This is why I think we should try to get guidance from the DPAs or the EC. If they say the parties involved will not be sanctioned if they rely on the self-identification of a customer, that is fine. Absent such clarification, we need to continue the conversation….

I hope this helps.


Am 03.11.2018 um 02:28 schrieb Plaut, Diane <Diane.Plaut at corsearch.com<mailto:Diane.Plaut at corsearch.com>>:

Dear EPDP Team-

In our efforts to overcome a significant hurdle through our EPDP work – that CPs have expressed they cannot rely on the accuracy of Registrant input and, therefore, are hesitant to distinguish between legal and natural persons or count on country information input by Registrant’s because if it is not accurate, they are concerned they will be liable for identifying the person incorrectly or determining the applicable law incorrectly.  We have discussed in the EPDP the prospect of trying to get input from DPAs to confirm that it is reasonable to count on Registrant input. Thomas Rickert has most recently proposed in Barcelona, setting up a meeting with the EDPB and I have expressed my support and desire to partake in this and the legal effort. In the meanwhile, I think it is beneficial for us to try to do our own research and show DPA insight on this topic. To this end, I provide below, guidance from the ICO on this topic. The IPC/BC wishes to add this to the Small Team #1and #2 comments in support of our positions on the issues of supporting the distinction of legal and natural persons and applying relevant country laws.
The Accuracy of information provided by data subjects
Article 5(1)(d)/(2) GDPR provides that controllers have an obligation to demonstrate compliance with the requirement that:
Personal data shall be…accurate and, where necessary, kept up to date; every reasonable step must be taken to ensure that personal data that are inaccurate, having regard to the purposes for which they are processed, are erased or rectified without delay (‘accuracy’).
According to the ICO, this means that controllers must take all reasonable steps to ensure that the personal data they hold is not incorrect or misleading as to any matter of fact. However, the GDPR does not explicitly distinguish between personal data provided by the data subject, provided by a third party or created by the controller – the same obligation applies in each such case.
As to whether it is possible to rely on the data subject for the accuracy of the information, the ICO has confirmed in its guidance that this is possible. In particular, the ICO states that: “In some cases it is reasonable to rely on the individual to tell you when their personal data has changed, such as when they change address or other contact details. It may be sensible to periodically ask individuals to update their own details, but you do not need to take extreme measures to ensure your records are up to date, unless there is a corresponding privacy risk which justifies this.” However, if the controller learns that information is no longer accurate/up to date (either from the data subject or from other information which comes to light), the controller should update its records accordingly.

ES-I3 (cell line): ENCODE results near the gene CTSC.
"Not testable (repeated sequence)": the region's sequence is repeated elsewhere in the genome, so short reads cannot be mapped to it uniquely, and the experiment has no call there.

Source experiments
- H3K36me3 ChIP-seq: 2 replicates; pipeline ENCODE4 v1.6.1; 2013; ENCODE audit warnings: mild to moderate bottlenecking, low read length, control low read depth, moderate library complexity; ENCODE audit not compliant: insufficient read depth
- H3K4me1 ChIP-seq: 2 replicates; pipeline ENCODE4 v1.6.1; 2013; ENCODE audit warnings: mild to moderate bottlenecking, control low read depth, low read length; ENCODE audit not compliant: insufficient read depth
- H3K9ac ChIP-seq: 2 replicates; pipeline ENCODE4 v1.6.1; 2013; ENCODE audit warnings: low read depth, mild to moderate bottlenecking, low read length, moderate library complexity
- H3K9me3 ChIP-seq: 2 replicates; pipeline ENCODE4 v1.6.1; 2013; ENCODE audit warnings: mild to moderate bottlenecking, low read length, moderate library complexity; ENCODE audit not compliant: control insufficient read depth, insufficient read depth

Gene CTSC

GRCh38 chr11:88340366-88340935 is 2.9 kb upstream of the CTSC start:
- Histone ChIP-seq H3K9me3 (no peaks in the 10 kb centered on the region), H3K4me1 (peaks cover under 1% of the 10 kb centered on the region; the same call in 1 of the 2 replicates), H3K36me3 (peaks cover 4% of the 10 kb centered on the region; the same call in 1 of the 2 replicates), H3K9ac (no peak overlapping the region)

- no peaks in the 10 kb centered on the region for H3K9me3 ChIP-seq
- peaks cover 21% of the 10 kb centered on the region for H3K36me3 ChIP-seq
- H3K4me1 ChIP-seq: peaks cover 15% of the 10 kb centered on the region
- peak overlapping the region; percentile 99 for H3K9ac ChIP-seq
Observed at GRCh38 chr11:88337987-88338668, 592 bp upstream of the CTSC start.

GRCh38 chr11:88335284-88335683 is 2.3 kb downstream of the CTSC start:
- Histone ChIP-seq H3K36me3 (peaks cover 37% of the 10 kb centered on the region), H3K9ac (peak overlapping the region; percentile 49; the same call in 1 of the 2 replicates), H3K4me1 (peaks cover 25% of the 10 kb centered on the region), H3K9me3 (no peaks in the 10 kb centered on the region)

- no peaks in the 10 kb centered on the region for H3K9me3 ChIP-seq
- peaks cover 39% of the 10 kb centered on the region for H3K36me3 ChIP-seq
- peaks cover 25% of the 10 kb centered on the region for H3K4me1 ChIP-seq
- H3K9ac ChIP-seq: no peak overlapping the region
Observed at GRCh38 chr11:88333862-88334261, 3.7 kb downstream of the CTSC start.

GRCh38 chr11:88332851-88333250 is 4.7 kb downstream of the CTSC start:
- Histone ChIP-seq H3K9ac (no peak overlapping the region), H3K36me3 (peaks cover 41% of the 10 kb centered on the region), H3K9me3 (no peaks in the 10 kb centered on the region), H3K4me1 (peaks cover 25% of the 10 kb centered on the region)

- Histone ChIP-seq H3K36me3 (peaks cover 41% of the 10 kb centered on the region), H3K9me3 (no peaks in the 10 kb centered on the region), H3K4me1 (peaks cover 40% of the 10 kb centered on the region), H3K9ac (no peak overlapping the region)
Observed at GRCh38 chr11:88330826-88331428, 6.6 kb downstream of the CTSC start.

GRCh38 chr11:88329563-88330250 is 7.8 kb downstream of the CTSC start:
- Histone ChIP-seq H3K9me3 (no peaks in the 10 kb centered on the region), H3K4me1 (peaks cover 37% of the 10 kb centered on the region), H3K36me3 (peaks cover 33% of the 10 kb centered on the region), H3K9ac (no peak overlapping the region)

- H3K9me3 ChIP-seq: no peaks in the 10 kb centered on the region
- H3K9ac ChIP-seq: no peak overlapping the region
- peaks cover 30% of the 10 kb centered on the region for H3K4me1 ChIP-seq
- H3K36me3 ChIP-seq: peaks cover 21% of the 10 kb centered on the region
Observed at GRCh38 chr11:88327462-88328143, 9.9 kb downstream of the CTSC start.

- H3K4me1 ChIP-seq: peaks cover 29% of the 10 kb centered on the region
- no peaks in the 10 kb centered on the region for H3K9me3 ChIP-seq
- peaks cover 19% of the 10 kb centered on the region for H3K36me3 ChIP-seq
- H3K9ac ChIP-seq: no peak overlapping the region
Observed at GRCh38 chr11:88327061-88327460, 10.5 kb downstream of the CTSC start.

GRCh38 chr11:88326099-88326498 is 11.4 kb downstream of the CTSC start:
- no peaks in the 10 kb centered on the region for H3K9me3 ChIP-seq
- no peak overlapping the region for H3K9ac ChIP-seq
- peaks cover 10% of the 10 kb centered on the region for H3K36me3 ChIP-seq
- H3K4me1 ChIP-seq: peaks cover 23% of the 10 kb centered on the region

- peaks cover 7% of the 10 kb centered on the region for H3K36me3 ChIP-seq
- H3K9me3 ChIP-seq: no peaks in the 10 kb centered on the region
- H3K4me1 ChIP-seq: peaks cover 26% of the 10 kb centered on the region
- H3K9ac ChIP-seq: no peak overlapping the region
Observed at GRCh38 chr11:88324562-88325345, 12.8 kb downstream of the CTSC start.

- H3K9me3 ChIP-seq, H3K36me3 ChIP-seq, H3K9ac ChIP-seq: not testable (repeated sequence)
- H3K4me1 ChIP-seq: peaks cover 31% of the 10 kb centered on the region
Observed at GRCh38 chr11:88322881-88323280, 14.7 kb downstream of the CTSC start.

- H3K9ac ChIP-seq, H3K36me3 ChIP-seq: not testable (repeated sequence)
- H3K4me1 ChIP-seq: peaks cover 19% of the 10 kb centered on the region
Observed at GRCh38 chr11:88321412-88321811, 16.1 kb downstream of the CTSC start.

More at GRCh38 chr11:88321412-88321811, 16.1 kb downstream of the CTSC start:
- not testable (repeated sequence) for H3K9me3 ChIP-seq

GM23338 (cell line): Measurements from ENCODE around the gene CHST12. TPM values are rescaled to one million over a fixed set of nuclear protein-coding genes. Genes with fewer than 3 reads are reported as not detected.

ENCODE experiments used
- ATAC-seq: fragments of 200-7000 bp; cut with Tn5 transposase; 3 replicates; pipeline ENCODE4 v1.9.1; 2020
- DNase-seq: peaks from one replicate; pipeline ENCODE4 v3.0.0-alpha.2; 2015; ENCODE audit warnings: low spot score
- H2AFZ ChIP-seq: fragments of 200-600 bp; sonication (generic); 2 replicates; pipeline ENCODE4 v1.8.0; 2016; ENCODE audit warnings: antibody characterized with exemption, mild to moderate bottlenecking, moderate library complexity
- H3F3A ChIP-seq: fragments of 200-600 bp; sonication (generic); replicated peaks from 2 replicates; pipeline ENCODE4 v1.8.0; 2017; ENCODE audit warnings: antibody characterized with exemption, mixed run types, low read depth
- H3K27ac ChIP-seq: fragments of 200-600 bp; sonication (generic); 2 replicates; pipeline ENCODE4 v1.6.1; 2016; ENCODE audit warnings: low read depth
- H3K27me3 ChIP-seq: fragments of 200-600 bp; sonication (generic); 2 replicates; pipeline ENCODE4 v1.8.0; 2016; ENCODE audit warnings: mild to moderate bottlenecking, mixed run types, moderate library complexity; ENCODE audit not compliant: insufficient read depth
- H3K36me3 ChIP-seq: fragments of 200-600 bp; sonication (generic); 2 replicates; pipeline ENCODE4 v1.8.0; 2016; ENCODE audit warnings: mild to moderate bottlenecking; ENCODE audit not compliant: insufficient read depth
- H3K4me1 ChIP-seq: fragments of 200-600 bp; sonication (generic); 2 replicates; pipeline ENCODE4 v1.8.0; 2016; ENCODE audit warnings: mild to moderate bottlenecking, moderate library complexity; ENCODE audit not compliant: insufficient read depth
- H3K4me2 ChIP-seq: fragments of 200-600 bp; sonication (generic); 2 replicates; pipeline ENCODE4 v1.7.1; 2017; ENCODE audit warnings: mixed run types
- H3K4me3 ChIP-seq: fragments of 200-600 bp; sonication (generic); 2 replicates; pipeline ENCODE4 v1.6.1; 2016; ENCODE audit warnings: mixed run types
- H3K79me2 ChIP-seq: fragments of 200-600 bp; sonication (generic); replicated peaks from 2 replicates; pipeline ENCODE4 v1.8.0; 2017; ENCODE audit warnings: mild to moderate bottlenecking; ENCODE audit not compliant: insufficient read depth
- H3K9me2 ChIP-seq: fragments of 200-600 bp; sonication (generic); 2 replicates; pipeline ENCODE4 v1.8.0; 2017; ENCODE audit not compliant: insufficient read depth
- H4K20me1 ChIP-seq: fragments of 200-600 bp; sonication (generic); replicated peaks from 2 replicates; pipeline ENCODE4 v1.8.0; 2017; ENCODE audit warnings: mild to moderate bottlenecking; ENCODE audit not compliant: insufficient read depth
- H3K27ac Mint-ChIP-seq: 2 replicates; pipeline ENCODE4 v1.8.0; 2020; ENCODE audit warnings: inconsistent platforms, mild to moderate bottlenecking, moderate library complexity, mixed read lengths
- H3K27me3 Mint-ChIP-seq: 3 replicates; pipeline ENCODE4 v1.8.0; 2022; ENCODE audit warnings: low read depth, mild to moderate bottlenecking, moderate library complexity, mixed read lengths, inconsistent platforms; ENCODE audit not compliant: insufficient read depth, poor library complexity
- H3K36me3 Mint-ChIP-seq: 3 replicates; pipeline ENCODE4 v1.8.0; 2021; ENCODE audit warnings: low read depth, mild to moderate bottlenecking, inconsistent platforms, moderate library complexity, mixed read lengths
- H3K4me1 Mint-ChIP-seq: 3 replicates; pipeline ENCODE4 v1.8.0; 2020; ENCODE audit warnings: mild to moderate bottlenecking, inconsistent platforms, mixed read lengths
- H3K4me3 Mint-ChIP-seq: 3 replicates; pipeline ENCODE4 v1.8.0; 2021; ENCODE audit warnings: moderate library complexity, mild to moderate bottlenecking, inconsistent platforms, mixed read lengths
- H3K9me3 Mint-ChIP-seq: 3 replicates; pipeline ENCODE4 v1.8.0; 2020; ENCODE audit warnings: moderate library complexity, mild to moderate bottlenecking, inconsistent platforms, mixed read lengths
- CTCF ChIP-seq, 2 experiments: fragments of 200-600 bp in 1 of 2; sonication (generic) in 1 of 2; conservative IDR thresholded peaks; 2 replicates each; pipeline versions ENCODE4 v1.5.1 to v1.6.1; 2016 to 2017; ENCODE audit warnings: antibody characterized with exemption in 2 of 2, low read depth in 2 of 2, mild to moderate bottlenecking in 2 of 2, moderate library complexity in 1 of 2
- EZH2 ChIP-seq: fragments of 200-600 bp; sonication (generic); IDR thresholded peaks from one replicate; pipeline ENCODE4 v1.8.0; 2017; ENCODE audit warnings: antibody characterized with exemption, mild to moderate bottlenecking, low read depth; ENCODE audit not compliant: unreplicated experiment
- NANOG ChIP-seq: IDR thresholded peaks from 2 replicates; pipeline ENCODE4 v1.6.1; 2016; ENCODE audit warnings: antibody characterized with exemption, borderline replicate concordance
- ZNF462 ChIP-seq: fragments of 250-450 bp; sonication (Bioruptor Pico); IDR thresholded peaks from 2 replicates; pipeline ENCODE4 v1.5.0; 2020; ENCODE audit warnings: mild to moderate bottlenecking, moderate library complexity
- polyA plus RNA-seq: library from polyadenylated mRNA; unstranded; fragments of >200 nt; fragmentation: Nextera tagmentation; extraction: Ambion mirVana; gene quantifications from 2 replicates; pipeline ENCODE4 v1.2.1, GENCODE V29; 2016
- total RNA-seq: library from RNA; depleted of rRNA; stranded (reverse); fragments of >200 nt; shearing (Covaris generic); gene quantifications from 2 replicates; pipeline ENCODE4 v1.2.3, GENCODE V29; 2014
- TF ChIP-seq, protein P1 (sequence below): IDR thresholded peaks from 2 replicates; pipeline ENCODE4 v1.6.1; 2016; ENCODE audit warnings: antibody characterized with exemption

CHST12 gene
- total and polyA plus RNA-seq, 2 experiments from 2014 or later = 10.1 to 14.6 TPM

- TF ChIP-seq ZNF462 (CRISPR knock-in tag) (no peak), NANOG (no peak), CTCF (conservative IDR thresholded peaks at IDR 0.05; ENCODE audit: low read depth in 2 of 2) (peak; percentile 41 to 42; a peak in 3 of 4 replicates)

The ICO also recognizes that it may be impractical to check the accuracy of personal data someone else provides. In such cases, the ICO suggests that controllers must:
·         accurately record the information provided;
·         accurately record the source of the information;
·         take “reasonable steps” in the circumstances to ensure the accuracy of the information; and
·         carefully consider any challenges to the accuracy of the information.
Given that the data subject itself inputs and supplies the data registration information (elements) in issue, there is a strong argument that under the above guidance by the ICO, it is reasonable to reply on the accuracy of this information for purposes of distinguishing between legal and natural persons and for purposes of correct geographical information in relation to applicable law purposes.

Moreover, in addition to and to support the above, the IPC and BC further strongly support the following legal recommendation be added to both Small Team #1 and Small Team #2 input that contractual provisions be added to agreements so that overall accuracy standards are achieved, stating: The above-identified Registrant represents and warrants that the data provided herein is true, complete and accurate.  It could even go one step further and expressly say that Registrar is entitled to rely on this data in making legal determinations including, without limitation, those related to GDPR and relevant data protection laws. Nothing in the above, limits the application of the ICO guidance from supporting greater accuracy required by all parties.



Diane Plaut
General Counsel and Privacy Officer
Direct +1 646-899-2806<tel:+1%20646-899-2806> 
diane.plaut at corsearch.com<mailto:diane.plaut at corsearch.com>